As the Wolves’ January swoon continues and threatens to spill into February, I’d like to take a step back and consider a very important aspect in measuring a team’s success and current standing in the modern day NBA. In light of recent trades around the league (and truthfully, as an attempt stay positive about the Wolves’ moving forward), I am reminded of the one thing that David Kahn has done well, even to a fault (see: Kevin Love’s “mini”-max contract): salary cap flexibility.
When Kahn was hired by owner Glen Taylor, it was clearly a) the hiring of a financially-minded, dollar-centric, cost-conscious executive and b) a cheap hire in and of itself. A clear business decision by Mr. Taylor, and a look towards the near future (now) and the period of time that Taylor was looking to sell the team. Certainly, he has the right to run his business however he sees fit, and the hiring of Kahn has likely saved Taylor millions. Kahn and his staff have absolutely made numerous foolish personnel decisions, but have largely maintained financial flexibility. This has not only pleased Taylor, I’m sure, but also given the basketball operations department flexibility moving forward to take on salary (something that Taylor has allegedly blessed, as a winning team will in turn fetch more in a sale of the franchise) if needed to win.
I would like to take a quick look around the league at some teams that have been in the news recently for various reasons, whether it be injuries and rumored trades (Boston) or recently completed blockbuster trades (Toronto). We will then return to take a comparative gander at the Wolves’ cap situation, and I think you’ll find the hometown squad to be sitting in a much better position than some of the other organizations in the Association.
The situation north of the border was already depressing, but has become downright dire in the wake of the acquisition of the grossly overpaid Rudy Gay. Take a quick look at the salaries on the salary cap of the Raptors (all salary charts courtesy of Storytellers Contracts):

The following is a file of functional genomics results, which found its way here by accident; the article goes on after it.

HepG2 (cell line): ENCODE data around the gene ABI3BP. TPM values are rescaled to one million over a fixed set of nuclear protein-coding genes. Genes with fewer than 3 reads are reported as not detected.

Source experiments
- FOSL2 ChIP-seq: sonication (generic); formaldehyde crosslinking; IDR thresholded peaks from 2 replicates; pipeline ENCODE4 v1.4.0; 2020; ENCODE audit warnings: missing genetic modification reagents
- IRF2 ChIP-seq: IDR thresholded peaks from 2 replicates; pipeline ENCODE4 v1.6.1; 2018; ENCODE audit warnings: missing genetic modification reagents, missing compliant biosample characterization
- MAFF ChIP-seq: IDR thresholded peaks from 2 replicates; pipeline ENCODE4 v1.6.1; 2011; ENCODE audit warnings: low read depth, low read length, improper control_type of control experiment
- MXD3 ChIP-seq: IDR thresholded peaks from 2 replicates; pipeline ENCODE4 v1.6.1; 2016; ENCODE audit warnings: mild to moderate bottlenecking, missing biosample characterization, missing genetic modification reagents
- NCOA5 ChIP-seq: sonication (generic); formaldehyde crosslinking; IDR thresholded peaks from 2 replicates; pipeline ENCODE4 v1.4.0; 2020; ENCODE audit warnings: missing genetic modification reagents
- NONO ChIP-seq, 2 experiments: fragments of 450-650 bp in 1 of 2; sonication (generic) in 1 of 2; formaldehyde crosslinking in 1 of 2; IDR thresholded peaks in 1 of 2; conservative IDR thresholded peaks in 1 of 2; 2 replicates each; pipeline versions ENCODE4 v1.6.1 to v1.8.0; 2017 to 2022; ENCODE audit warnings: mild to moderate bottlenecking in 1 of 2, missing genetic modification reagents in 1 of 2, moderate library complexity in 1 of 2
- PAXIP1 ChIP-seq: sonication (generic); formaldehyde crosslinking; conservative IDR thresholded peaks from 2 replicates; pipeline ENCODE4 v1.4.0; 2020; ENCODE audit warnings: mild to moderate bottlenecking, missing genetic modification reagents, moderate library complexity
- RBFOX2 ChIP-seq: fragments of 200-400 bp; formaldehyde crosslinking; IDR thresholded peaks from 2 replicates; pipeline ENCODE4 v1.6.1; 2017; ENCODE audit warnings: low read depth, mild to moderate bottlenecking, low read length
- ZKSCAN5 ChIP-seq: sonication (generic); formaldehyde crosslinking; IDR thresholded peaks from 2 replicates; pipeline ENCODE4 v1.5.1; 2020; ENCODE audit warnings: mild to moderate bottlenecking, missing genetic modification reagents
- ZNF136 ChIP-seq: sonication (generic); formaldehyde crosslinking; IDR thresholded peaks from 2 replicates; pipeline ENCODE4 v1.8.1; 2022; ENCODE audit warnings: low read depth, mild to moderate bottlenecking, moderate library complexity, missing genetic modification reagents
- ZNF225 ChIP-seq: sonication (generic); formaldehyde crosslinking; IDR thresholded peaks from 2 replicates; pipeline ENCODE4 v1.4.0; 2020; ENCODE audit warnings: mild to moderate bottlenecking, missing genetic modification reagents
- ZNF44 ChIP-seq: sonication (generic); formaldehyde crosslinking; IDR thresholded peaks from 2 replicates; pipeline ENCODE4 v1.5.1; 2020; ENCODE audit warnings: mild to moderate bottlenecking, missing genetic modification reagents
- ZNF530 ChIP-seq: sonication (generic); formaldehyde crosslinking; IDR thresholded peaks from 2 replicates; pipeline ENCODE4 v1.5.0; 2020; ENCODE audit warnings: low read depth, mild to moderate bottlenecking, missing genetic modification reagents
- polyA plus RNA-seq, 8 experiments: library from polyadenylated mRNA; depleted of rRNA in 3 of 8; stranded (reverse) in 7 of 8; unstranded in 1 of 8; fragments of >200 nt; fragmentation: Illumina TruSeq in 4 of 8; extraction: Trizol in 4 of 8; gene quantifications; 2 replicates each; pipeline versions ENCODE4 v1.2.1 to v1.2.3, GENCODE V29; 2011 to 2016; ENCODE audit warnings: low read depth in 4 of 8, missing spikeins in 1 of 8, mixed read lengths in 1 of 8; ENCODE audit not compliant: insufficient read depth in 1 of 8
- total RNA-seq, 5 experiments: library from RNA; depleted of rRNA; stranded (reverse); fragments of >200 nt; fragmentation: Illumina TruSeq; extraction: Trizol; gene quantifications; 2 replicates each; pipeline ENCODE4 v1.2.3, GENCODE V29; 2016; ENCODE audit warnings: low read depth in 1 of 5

Obviously, Calderon’s expiring contract is no longer there, along with Ed Davis. The Raptors have instead taken on two years and $37.2 million of Rudy Gay (he has an Early Termination Option for 2014-15), along with a partially guaranteed $1.4 million for Hamed Haddadi. Andrea Bargnani is simply not a good basketball player, and the Raptors have another two years and $22.25 million headed his way. DeRozan isn’t much better, and the Raptors just signed him to a 4-year, $38 million deal, handcuffing themselves further.
Consider this: next season, the Raptors will be paying Bargnani (.061 career WS/48, .006 this year), DeRozan (.059 career, .062 this year), and Gay (.082 career, .085 this year) a combined $38.1 million and change. Add in Landry Fields’ $6.25 million next season and you have a solid lottery team making around $45 million altogether. Gay is a nice player, but not on a max contract, and it certainly looks as if the Raptors squandered what should have been an even better asset in Calderon’s $10.5 million expiring contract. Toronto will be stuck in the lottery for the foreseeable future, unless they can trick some similarly-run teams into taking their bloated contracts off their hands.
Boston’s season took a turn for the worse last weekend when they learned that superstar point guard Rajon Rondo was out for the season with a torn ACL. In the wake of that devastating news, rumors have abounded that General Manager Danny Ainge would begin making moves to try and salvage the season for the Celtics. Of course, the Celtics’ cap situation, along with the age (and even the quality) of their players calls Ainge’s alleged assessment of the situation into question.